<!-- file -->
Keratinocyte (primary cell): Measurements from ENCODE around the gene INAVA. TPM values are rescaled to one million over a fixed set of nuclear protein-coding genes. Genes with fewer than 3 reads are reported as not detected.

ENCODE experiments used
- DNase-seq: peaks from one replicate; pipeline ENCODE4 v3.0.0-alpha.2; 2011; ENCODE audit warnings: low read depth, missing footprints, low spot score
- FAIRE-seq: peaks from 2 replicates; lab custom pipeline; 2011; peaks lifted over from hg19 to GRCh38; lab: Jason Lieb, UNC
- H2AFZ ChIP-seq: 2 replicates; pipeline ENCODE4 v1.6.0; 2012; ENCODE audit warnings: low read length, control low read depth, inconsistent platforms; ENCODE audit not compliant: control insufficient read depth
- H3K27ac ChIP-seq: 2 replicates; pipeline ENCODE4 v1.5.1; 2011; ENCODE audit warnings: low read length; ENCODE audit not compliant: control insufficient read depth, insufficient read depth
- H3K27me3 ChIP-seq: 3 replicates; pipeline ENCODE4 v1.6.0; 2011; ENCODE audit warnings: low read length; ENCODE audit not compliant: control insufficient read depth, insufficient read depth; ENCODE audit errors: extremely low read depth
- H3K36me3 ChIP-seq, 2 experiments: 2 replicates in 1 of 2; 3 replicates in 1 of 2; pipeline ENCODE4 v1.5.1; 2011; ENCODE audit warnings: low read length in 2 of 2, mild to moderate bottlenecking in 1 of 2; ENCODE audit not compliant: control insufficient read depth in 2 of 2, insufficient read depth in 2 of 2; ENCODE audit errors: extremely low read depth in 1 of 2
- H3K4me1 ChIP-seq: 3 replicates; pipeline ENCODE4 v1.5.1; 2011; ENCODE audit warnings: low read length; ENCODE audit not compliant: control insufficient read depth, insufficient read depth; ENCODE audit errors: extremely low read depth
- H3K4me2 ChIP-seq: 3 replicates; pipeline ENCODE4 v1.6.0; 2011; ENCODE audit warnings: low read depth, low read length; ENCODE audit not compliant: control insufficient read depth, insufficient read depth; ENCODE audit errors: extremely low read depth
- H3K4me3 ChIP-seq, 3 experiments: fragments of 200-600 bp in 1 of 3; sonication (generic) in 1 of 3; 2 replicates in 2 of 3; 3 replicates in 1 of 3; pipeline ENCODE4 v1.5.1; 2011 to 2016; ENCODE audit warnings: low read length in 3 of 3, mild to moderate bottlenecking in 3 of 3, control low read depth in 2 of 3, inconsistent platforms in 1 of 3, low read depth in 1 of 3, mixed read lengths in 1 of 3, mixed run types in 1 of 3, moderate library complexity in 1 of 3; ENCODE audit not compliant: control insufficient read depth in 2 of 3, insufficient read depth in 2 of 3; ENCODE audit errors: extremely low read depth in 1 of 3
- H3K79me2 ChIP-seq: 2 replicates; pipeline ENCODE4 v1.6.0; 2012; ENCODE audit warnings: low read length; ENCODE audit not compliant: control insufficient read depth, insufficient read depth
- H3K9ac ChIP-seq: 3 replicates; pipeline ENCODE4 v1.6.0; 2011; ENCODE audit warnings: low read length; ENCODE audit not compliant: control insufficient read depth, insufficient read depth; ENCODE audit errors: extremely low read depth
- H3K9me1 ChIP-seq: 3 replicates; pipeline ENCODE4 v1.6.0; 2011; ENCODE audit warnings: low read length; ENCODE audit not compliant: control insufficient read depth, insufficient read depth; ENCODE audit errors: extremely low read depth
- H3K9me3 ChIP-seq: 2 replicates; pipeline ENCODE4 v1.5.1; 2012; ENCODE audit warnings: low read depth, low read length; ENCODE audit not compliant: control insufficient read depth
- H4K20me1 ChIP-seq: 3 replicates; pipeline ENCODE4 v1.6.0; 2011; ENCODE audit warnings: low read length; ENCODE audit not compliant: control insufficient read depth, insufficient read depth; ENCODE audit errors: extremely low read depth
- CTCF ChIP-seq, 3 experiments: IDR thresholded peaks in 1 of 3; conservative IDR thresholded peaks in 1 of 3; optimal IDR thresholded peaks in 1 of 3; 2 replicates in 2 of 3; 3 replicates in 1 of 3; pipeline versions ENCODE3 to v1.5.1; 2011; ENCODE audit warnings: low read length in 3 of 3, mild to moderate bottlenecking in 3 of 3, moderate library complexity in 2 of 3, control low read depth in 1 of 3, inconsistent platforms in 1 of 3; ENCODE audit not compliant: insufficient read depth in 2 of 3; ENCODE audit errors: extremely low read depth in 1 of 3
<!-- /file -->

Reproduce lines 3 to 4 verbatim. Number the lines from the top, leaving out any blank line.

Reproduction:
- DNase-seq: peaks from one replicate; pipeline ENCODE4 v3.0.0-alpha.2; 2011; ENCODE audit warnings: low read depth, missing footprints, low spot score
- FAIRE-seq: peaks from 2 replicates; lab custom pipeline; 2011; peaks lifted over from hg19 to GRCh38; lab: Jason Lieb, UNC